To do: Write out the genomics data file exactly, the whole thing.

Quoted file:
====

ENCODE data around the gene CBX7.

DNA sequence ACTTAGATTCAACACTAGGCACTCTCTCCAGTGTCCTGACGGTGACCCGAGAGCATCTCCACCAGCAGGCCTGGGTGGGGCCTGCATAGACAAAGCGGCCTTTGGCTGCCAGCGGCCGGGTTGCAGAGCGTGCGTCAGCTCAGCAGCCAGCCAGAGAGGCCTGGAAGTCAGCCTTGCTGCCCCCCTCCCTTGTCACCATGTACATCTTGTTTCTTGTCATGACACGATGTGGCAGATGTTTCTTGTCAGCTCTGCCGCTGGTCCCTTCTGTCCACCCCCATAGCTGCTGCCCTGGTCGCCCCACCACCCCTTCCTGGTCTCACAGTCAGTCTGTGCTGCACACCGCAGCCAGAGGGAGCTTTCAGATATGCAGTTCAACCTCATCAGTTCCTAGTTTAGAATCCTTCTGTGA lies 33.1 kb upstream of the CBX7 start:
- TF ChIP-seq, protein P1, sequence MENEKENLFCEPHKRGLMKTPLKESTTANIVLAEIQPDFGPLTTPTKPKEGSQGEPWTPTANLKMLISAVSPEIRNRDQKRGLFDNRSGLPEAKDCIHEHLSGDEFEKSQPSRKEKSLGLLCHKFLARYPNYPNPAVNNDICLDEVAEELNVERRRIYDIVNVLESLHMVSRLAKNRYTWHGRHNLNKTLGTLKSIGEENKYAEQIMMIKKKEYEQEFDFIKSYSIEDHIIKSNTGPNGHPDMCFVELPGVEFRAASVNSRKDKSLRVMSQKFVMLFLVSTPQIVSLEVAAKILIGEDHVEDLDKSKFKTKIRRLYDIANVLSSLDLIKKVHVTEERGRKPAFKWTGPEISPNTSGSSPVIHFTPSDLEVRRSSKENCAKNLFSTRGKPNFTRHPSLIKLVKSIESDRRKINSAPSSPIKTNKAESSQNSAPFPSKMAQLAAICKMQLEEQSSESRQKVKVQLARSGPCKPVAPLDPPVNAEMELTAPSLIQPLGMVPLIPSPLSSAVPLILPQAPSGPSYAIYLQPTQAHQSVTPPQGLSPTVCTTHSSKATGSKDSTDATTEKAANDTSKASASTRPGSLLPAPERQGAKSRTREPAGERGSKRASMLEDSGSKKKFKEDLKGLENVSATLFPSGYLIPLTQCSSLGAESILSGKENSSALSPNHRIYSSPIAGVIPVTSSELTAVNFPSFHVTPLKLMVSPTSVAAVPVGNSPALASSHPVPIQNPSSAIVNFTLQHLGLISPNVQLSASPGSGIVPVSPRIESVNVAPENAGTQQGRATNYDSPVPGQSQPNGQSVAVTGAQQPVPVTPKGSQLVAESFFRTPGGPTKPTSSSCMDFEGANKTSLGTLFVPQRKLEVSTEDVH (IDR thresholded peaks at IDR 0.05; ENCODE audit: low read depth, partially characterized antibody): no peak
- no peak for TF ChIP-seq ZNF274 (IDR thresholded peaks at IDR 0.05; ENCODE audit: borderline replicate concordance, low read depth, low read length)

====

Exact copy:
ENCODE data around the gene CBX7.

DNA sequence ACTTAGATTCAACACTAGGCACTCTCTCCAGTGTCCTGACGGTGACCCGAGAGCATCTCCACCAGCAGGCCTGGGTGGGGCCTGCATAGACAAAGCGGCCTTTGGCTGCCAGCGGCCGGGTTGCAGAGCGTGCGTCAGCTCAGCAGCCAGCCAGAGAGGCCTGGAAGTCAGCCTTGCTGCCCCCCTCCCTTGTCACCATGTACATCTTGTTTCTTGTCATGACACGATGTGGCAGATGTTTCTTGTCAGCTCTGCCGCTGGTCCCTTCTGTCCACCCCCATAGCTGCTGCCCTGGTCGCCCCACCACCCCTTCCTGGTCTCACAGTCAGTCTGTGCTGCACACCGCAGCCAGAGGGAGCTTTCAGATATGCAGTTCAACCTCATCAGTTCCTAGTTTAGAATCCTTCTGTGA lies 33.1 kb upstream of the CBX7 start:
- TF ChIP-seq, protein P1, sequence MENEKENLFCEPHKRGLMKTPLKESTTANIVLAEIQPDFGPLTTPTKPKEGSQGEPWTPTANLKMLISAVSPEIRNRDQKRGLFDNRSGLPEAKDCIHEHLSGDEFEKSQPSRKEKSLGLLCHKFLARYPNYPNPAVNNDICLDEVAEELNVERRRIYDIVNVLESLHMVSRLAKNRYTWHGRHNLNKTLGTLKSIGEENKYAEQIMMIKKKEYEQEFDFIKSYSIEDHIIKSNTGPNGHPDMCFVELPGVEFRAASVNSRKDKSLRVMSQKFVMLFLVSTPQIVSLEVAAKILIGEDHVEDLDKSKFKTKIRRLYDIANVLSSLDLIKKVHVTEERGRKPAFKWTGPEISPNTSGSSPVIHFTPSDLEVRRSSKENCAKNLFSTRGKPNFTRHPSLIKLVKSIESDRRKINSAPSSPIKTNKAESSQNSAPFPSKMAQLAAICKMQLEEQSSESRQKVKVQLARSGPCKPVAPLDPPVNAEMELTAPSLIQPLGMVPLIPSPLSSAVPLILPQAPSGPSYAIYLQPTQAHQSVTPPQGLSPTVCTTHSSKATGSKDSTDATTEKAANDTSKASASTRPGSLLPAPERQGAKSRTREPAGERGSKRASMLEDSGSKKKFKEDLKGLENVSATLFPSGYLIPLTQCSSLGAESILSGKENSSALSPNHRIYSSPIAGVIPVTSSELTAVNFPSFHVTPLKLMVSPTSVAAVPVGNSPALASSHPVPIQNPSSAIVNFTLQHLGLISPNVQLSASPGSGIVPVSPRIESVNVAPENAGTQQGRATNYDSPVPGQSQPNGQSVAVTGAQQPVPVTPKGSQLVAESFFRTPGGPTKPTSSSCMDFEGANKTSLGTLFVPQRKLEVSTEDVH (IDR thresholded peaks at IDR 0.05; ENCODE audit: low read depth, partially characterized antibody): no peak
- no peak for TF ChIP-seq ZNF274 (IDR thresholded peaks at IDR 0.05; ENCODE audit: borderline replicate concordance, low read depth, low read length)